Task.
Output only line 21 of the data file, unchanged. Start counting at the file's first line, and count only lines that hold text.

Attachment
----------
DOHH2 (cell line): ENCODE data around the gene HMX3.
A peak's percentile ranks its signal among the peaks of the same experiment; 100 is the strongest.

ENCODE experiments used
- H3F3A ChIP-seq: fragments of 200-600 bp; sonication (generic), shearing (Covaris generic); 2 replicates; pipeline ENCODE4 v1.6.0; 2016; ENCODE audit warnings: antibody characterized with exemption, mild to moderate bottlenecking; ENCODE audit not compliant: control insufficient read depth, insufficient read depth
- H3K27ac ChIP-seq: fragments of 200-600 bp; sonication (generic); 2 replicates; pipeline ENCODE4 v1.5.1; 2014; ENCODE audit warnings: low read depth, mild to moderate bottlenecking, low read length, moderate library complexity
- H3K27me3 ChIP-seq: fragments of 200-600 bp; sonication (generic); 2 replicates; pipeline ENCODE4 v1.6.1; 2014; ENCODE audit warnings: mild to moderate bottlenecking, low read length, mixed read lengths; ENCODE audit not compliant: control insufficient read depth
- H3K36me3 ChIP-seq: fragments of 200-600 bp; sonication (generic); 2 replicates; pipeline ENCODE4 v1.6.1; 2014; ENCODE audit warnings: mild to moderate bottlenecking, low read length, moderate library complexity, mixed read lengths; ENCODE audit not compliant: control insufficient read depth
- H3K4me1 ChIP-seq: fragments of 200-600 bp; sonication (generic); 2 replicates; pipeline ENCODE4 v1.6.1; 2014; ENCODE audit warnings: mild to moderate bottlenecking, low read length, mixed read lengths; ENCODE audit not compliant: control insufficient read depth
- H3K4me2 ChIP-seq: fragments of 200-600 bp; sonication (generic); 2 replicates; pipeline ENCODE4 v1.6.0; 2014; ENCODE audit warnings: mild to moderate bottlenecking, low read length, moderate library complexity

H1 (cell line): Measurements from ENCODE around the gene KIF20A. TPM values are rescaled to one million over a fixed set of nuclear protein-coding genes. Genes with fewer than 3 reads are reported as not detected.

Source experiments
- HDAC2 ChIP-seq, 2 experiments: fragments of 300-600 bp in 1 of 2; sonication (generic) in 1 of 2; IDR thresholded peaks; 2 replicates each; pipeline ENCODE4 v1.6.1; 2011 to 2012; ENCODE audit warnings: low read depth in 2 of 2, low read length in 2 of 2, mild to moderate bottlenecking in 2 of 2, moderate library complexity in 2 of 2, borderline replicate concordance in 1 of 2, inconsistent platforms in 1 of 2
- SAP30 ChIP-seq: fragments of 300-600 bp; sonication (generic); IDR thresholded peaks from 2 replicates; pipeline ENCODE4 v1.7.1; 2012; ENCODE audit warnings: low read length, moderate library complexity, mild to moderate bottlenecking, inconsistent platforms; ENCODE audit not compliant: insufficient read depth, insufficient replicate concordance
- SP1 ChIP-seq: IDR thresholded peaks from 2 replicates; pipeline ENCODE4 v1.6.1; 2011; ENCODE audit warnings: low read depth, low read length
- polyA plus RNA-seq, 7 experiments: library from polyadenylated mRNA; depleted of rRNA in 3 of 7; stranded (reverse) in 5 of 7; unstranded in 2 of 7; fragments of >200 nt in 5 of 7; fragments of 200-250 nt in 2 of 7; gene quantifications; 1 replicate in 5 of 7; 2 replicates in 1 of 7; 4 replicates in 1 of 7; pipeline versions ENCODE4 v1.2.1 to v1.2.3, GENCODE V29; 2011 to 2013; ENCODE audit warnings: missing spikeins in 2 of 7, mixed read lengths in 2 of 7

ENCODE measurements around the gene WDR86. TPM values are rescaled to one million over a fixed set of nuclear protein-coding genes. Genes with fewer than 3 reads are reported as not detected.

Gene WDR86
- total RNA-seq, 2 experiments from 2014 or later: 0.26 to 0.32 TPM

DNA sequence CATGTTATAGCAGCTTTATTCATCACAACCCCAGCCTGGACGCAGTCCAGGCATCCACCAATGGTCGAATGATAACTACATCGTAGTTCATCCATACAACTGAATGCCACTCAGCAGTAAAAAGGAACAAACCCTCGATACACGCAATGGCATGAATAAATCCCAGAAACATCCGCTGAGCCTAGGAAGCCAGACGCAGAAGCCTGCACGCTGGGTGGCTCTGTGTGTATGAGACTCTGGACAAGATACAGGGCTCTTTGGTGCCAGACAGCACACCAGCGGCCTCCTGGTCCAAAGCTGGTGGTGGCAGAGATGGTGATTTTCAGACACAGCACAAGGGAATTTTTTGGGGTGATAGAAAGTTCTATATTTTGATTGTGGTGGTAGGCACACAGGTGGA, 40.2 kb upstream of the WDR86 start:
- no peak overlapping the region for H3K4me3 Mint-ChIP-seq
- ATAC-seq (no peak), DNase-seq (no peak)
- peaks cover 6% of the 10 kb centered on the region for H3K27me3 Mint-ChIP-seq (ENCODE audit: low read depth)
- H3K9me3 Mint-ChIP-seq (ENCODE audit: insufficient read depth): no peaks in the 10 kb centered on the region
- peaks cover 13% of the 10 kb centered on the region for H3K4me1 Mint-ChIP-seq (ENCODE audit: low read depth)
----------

- ATAC-seq (no peak), DNase-seq (no peak)